“The joint exhibition project of the Slovak National Museum and National Museum of the Czech Republic tells a fascinating story of a common state. A state which had to win its place in diplomatic as well as military, economic and cultural ways. It had been born from the ruins of post-World War I Europe, experiencing periods of growth and decline as well as hardships of war and times of peace. The exhibition is designed as a narration of this story. We are particularly delighted with the large number of exhibits collected, not only from the Czech Republic and Slovakia, but also from our partners from France, Germany, and the United States,” adds Mr Branislav Panis, the managing director of the Slovak National Museum.
The exhibition covers fifteen topics which show the wide range of Czechoslovak history in the 20th century. Almost two thousand items document changes in politics, art, architecture, leisure time activities, industry, army and other areas, all of which played an important role in the development of Czechoslovakia. Visitors will have a chance to see such entirely unique items as the first Czechoslovak act, the pen of Matúš Dula with which he signed the Martin Declaration, M. R. Štefánik’s jacket which he wore on the day of his tragic death, presidential decrees issued by Edvard Beneš, Gustáv Husák’s typewriter, personal belongings of the paratroopers Kubiš and Gabčík, the golden rose donated by the Pope John Paul II to Velehrad Basilica in 1985, and the first Czechoslovak Olympic gold medal won by B. Šupčík in climbing in 1924. Further, the exhibition includes objects connected to the everyday lives of the common people. Visitors will be able to think back nostalgically to a package received by army enlistees, the plastic orange Tatra toy truck, household appliances, and products of such brands as ETA, JAWA, Tesla and Favorit.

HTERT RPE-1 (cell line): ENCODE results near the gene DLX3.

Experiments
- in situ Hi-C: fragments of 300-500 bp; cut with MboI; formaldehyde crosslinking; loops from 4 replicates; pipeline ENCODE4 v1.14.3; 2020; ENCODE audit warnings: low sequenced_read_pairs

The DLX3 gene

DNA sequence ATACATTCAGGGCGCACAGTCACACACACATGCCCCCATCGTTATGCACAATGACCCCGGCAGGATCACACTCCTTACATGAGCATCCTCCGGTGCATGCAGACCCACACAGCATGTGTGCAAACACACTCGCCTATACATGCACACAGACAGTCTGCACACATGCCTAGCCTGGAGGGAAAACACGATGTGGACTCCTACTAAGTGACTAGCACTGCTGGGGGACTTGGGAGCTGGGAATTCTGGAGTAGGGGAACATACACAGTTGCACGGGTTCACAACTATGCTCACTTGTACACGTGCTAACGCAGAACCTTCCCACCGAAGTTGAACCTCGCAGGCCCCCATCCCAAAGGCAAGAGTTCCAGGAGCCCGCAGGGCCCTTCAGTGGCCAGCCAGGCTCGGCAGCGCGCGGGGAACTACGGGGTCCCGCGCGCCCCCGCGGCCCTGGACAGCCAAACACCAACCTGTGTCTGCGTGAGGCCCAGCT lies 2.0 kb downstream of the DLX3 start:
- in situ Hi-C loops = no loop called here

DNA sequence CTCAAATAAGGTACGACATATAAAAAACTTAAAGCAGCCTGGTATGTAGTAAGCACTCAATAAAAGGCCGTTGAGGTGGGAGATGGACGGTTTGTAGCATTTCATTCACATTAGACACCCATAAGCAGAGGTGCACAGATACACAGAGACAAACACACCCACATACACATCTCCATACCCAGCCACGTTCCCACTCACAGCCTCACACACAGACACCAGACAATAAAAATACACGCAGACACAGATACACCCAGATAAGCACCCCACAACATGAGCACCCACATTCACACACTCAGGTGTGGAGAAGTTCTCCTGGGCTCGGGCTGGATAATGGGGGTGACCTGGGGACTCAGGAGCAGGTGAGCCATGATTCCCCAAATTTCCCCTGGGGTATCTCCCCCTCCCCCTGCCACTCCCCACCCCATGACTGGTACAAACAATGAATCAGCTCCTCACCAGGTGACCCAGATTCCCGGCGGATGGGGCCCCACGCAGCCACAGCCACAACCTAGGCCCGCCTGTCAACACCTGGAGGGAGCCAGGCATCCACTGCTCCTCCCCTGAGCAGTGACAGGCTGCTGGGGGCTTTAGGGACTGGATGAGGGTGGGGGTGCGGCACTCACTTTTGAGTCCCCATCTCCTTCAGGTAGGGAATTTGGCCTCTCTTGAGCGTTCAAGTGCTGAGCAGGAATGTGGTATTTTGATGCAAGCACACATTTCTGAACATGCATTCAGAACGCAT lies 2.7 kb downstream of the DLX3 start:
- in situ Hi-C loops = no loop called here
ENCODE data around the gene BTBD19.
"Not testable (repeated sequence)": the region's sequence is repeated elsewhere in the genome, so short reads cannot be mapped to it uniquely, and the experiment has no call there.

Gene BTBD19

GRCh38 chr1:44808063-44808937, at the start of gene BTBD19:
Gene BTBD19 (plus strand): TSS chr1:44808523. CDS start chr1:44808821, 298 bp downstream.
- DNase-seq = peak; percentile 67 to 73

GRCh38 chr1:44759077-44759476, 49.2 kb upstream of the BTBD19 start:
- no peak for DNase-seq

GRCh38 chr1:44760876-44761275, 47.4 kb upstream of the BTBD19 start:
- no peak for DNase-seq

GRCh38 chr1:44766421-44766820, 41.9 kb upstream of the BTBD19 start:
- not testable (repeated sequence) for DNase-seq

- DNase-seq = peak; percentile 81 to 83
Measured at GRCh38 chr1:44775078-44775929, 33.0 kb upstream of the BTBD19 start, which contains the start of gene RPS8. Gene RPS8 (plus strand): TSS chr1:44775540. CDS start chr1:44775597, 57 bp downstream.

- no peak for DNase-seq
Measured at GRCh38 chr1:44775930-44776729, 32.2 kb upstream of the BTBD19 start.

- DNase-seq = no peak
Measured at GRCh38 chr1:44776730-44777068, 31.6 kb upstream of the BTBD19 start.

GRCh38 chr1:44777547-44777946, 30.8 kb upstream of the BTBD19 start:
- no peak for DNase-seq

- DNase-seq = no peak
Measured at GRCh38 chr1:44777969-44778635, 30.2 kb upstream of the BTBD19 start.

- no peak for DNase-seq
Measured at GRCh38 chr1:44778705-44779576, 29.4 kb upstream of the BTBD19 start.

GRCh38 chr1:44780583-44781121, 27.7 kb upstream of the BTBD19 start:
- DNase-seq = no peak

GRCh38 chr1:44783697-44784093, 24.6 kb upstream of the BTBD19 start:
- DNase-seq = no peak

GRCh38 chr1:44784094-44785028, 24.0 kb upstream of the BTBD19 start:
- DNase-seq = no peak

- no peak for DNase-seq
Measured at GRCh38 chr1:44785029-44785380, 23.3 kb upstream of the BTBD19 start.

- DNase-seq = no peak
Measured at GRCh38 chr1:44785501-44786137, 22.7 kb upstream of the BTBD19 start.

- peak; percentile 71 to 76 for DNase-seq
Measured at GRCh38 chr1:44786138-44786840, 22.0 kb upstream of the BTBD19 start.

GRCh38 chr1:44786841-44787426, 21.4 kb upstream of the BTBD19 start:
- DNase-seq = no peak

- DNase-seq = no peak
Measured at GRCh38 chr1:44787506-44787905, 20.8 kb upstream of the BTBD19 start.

Original documents to be seen for the first time in Slovakia and the Czech Republic